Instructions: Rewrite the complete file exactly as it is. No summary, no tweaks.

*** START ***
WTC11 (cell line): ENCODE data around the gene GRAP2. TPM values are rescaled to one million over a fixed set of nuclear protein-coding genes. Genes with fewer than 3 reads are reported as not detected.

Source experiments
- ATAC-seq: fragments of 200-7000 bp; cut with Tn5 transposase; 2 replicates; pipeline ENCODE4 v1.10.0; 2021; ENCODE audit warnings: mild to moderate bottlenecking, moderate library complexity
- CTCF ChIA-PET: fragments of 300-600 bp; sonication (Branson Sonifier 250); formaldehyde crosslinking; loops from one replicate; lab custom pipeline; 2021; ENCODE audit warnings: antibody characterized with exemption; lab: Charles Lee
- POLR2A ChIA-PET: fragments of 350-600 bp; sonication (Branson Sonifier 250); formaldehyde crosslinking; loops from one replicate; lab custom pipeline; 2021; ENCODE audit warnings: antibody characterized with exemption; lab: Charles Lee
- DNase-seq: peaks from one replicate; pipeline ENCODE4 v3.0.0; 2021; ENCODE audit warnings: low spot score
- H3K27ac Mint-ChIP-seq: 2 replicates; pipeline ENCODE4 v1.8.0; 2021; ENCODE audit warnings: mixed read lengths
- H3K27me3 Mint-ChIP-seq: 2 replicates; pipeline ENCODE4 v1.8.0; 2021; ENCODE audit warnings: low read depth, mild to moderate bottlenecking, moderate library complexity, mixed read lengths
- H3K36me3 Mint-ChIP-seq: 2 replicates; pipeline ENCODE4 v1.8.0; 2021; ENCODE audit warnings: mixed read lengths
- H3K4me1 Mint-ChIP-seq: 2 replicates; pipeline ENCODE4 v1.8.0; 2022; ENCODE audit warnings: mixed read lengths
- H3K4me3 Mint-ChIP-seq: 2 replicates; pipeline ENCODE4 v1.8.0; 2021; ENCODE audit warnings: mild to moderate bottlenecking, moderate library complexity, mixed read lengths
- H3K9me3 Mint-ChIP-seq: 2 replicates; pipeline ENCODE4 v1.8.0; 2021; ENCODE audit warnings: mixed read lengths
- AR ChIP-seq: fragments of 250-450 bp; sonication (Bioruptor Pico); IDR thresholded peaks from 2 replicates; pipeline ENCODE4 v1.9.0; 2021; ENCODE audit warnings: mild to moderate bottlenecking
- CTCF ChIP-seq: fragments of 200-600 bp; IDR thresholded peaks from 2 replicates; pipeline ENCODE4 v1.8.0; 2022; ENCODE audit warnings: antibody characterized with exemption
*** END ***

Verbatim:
WTC11 (cell line): ENCODE data around the gene GRAP2. TPM values are rescaled to one million over a fixed set of nuclear protein-coding genes. Genes with fewer than 3 reads are reported as not detected.

Source experiments
- ATAC-seq: fragments of 200-7000 bp; cut with Tn5 transposase; 2 replicates; pipeline ENCODE4 v1.10.0; 2021; ENCODE audit warnings: mild to moderate bottlenecking, moderate library complexity
- CTCF ChIA-PET: fragments of 300-600 bp; sonication (Branson Sonifier 250); formaldehyde crosslinking; loops from one replicate; lab custom pipeline; 2021; ENCODE audit warnings: antibody characterized with exemption; lab: Charles Lee
- POLR2A ChIA-PET: fragments of 350-600 bp; sonication (Branson Sonifier 250); formaldehyde crosslinking; loops from one replicate; lab custom pipeline; 2021; ENCODE audit warnings: antibody characterized with exemption; lab: Charles Lee
- DNase-seq: peaks from one replicate; pipeline ENCODE4 v3.0.0; 2021; ENCODE audit warnings: low spot score
- H3K27ac Mint-ChIP-seq: 2 replicates; pipeline ENCODE4 v1.8.0; 2021; ENCODE audit warnings: mixed read lengths
- H3K27me3 Mint-ChIP-seq: 2 replicates; pipeline ENCODE4 v1.8.0; 2021; ENCODE audit warnings: low read depth, mild to moderate bottlenecking, moderate library complexity, mixed read lengths
- H3K36me3 Mint-ChIP-seq: 2 replicates; pipeline ENCODE4 v1.8.0; 2021; ENCODE audit warnings: mixed read lengths
- H3K4me1 Mint-ChIP-seq: 2 replicates; pipeline ENCODE4 v1.8.0; 2022; ENCODE audit warnings: mixed read lengths
- H3K4me3 Mint-ChIP-seq: 2 replicates; pipeline ENCODE4 v1.8.0; 2021; ENCODE audit warnings: mild to moderate bottlenecking, moderate library complexity, mixed read lengths
- H3K9me3 Mint-ChIP-seq: 2 replicates; pipeline ENCODE4 v1.8.0; 2021; ENCODE audit warnings: mixed read lengths
- AR ChIP-seq: fragments of 250-450 bp; sonication (Bioruptor Pico); IDR thresholded peaks from 2 replicates; pipeline ENCODE4 v1.9.0; 2021; ENCODE audit warnings: mild to moderate bottlenecking
- CTCF ChIP-seq: fragments of 200-600 bp; IDR thresholded peaks from 2 replicates; pipeline ENCODE4 v1.8.0; 2022; ENCODE audit warnings: antibody characterized with exemption